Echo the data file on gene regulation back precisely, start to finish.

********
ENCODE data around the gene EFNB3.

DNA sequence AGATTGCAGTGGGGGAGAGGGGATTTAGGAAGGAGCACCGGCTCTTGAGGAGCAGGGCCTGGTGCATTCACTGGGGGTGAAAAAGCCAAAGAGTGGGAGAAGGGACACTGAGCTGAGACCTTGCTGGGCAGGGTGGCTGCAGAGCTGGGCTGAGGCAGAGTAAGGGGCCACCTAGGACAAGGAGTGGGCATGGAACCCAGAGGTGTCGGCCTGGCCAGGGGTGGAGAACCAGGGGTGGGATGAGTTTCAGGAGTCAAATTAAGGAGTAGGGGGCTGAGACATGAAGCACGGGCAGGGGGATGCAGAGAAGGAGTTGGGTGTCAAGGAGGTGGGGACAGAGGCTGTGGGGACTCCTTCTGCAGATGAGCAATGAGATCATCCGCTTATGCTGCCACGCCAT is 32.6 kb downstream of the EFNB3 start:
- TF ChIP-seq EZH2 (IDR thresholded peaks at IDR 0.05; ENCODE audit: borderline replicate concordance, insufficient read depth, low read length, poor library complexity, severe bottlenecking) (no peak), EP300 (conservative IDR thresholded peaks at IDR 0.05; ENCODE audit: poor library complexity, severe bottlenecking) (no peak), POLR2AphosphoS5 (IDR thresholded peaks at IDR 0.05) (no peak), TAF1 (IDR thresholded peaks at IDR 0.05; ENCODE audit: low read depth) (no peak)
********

ENCODE data around the gene EFNB3.

DNA sequence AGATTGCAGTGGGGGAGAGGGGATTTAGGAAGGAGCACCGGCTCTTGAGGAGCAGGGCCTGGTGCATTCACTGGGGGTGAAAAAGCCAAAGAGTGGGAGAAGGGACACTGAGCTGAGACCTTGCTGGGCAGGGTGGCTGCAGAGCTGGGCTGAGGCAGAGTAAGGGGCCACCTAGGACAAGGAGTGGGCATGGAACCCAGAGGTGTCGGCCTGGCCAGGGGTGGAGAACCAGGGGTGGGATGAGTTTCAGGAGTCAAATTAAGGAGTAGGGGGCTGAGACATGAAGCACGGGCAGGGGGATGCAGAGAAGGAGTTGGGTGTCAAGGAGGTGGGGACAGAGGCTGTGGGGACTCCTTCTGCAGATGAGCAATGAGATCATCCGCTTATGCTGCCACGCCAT is 32.6 kb downstream of the EFNB3 start:
- TF ChIP-seq EZH2 (IDR thresholded peaks at IDR 0.05; ENCODE audit: borderline replicate concordance, insufficient read depth, low read length, poor library complexity, severe bottlenecking) (no peak), EP300 (conservative IDR thresholded peaks at IDR 0.05; ENCODE audit: poor library complexity, severe bottlenecking) (no peak), POLR2AphosphoS5 (IDR thresholded peaks at IDR 0.05) (no peak), TAF1 (IDR thresholded peaks at IDR 0.05; ENCODE audit: low read depth) (no peak)